A bottle of Baga in the cellar for a few years will likely provide a wonderful treat. For more information visit Wines of Portugal at: www.winesofportugal.com
Where Baga is strong and tannic, the Turbiana grape is soft and supple.
Last year we wrote a feature on the Lugana DOC, one of the smallest wine regions in Italy. Located at the very southern tip of Italy’s largest lake, Lake Garda, the Lugana DOC is known mostly from white wines produced from the Turbiana grape, a local variation of Trebbiano.
This year, the Consorzio Tutela Lugana DOC made another presentation at Manhattan’s Corkbuzz winebar where we sampled a range of wines from six producers, as well as a few special bottles from other Lugana wineries.
There are five types of Lugana wines: Lugana, a young white wine (90 percent of the wines produced in the region are designated Lugana); Lugana Superiore which is aged at least one year; Lugana Riserva, which is aged at least two years, Lugana Tardiva, a late harvest wine, and Lugana Spumante, a sparkling version of the wine.
In general, Lugana wines are a very pale straw yellow color with greenish highlights.
The wines have a floral nose with hints of almond and a fresh palate, featuring citrus, tropical, honey and herbal notes. They tend to become more complex as they age. The reserve bottlings have more of the tropical and vanilla notes.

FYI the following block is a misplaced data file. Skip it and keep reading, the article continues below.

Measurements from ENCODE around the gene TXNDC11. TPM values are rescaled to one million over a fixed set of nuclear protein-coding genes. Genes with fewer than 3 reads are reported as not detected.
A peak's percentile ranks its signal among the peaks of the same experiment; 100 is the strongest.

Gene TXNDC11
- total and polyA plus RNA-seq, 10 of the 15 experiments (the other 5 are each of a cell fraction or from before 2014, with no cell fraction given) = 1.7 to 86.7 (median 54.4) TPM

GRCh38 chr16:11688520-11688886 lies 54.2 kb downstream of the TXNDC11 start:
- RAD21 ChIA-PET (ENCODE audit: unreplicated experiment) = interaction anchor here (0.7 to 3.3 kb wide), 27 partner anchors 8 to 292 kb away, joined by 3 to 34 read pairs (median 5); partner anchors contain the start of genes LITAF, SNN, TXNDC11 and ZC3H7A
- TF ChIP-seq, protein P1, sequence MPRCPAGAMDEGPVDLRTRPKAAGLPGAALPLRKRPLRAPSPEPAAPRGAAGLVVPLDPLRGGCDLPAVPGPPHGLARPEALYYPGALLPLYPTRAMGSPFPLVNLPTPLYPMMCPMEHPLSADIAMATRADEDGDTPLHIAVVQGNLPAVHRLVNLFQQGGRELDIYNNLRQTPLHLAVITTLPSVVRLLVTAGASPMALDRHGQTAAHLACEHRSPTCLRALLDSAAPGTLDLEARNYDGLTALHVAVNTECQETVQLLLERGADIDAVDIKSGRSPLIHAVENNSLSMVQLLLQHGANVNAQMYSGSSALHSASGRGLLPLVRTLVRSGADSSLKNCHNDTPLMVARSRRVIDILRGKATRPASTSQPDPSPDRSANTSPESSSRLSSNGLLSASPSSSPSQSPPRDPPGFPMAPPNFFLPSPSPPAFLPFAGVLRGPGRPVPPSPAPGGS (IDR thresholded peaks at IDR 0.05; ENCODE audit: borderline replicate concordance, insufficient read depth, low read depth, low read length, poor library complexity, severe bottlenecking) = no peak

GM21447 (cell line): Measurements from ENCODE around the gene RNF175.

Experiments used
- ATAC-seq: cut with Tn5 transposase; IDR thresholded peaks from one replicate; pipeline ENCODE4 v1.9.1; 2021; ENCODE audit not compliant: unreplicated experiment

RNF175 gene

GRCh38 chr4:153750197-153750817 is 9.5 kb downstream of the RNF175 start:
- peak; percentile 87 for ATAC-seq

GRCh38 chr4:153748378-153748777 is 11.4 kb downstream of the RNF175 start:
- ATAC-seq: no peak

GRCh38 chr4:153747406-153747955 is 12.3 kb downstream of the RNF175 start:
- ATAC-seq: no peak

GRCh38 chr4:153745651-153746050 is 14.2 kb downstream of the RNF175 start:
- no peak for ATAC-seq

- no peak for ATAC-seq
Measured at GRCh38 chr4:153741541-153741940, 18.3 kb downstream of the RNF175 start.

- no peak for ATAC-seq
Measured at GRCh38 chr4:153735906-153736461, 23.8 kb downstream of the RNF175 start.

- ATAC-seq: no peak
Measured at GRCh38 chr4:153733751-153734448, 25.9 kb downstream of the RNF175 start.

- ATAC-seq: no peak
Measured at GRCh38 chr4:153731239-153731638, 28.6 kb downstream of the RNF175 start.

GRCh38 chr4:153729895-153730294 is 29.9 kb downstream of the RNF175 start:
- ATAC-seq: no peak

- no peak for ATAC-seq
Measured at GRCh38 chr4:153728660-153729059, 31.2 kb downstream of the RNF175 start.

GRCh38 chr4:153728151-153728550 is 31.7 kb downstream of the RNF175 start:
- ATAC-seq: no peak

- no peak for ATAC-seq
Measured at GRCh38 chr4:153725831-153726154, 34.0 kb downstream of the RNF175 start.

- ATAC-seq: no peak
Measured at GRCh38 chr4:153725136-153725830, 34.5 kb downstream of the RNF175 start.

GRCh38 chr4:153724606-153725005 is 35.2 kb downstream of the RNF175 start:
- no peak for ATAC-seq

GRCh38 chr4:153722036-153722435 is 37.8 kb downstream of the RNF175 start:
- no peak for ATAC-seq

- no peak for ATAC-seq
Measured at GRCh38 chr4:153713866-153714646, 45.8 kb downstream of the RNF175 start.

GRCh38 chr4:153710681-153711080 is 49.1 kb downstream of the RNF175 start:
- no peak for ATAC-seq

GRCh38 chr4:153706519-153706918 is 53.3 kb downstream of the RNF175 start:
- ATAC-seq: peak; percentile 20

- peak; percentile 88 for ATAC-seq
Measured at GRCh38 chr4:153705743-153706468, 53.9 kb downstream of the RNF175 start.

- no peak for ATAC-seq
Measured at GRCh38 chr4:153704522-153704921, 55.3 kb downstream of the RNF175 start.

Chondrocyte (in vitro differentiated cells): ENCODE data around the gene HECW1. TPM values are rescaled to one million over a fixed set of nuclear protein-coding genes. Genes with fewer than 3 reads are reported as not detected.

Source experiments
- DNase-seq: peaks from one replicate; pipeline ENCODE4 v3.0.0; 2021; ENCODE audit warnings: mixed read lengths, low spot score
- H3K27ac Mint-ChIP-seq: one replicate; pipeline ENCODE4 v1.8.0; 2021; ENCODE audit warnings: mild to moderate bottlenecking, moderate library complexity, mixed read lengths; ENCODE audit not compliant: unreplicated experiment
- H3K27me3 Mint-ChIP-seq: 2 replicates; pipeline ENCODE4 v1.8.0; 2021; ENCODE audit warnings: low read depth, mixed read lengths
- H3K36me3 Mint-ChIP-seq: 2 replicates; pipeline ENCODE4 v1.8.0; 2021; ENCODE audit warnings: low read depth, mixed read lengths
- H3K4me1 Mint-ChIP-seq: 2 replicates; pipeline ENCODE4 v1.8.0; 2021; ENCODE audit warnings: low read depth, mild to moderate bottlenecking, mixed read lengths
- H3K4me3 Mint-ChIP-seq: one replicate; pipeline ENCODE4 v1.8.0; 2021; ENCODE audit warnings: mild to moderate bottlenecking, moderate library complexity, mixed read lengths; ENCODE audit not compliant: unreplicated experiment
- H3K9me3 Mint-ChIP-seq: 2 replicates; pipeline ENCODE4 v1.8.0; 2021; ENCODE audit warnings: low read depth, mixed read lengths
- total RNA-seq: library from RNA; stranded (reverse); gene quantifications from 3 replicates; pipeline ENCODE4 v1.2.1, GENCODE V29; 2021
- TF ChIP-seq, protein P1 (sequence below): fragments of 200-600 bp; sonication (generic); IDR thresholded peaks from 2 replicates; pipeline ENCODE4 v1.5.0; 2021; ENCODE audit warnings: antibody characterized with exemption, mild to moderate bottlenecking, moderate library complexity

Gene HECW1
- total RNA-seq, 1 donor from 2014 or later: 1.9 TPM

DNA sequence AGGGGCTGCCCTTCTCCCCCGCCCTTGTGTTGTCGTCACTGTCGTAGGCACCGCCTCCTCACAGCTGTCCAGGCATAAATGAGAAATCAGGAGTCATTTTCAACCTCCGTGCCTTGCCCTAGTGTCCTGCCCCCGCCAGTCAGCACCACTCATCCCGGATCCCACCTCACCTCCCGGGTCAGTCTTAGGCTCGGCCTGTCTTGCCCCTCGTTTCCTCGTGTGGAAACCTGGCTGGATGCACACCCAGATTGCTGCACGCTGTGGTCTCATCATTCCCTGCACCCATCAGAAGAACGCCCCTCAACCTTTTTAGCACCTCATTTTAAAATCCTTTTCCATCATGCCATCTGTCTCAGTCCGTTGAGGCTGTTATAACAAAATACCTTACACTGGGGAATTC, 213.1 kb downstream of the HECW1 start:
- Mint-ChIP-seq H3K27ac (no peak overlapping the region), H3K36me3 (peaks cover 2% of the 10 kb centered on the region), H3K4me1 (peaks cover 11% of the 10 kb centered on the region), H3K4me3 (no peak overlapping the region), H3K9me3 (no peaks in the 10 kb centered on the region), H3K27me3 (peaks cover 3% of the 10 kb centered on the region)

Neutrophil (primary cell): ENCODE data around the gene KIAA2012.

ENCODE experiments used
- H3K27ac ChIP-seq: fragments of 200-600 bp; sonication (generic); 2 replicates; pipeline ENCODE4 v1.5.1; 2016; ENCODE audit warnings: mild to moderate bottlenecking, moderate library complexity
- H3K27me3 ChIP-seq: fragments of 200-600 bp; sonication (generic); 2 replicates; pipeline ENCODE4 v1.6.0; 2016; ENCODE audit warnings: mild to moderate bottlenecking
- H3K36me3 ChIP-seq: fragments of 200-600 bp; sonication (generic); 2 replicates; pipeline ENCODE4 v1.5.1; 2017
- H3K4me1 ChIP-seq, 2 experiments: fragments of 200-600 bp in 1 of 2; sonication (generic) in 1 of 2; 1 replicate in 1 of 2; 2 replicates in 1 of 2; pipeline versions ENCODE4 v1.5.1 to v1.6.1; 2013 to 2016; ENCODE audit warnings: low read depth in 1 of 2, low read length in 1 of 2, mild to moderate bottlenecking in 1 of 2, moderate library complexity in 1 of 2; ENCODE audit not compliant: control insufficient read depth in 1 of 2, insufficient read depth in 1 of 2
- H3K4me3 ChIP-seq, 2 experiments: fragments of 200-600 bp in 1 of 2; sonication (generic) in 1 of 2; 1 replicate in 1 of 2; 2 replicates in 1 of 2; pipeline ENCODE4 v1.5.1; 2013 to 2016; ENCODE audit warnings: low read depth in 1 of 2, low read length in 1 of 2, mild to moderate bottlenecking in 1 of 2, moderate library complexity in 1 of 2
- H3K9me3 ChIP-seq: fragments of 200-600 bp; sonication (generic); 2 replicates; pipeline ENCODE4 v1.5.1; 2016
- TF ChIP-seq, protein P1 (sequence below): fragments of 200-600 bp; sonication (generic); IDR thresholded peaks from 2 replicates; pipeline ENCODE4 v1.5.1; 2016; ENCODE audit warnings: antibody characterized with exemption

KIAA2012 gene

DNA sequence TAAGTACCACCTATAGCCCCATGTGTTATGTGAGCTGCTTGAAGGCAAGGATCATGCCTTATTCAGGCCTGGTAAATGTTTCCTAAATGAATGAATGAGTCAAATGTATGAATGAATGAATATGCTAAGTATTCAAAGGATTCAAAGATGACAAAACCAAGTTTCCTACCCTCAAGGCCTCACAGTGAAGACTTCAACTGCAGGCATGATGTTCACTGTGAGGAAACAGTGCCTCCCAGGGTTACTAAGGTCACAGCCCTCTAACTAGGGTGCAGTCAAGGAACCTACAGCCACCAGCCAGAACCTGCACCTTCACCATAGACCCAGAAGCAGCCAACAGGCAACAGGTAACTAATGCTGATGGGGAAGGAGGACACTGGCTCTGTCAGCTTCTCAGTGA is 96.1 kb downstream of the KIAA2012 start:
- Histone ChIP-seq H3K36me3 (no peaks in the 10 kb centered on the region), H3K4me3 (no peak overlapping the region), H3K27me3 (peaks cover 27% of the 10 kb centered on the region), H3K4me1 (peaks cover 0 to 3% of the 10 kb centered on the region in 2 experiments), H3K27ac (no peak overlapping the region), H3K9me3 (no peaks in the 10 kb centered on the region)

These wines pair very well with the types of foods produced in the region. This includes pizza, freshwater fish like trout and perch, pasta dishes – particularly those with cheese sauces or fish based sauces like clam sauce – and cheese.
The sweeter late harvest wines are good for strong cheeses and slightly sweet deserts.
Even though about 90 percent of the wine produced has the Lugana designation, we want to focus on some of the more special bottlings that we sampled. These may no bet available in the United States but represent some of the best we sampled at the event.
Cantina Bulgarini, Lugana DOC Spumante Metodo Classico Stelle di Lugana ($20): This was the belle of the ball. It’ s unfortunate that it’s challenging to find sparkling Lugana in the United States.
Light straw yellow in color with a woody and yeasty nose, the wine had a bright mousse with good yeasty notes up fromt and a lot of apple on the finish.
Monte Cicogna Lugana DOC Imperiale (2017: $13): Light straw yellow wine with hints of licorice on the nose. The palate was smooth with bright acid and notes of almond and honey.
Sgreva Lugana DOC Sirmio (2017: $12): Light straw yellow with a nose redolent in paper-white flowers. This wine had a classic Lugana palate, with good minerality citrus, melon a bit of sour apple and some vanilla notes.
Perla Del Garda Lugana DOC Riserva Madre Perla (2011: $50): Riserva Lugana wines can age well for up to 10 years . This wine was a darker straw yellow in color, with honey and almond distinct on the nose. The 7-year old wine was very fresh and citrusy with vanilla notes.
It might be challenging to find some of these wines, but worth the hunt. For more on Lugana visit: www.consorziolugana.it
Many thanks to our wine and spirits Editor John Dunham for this wine story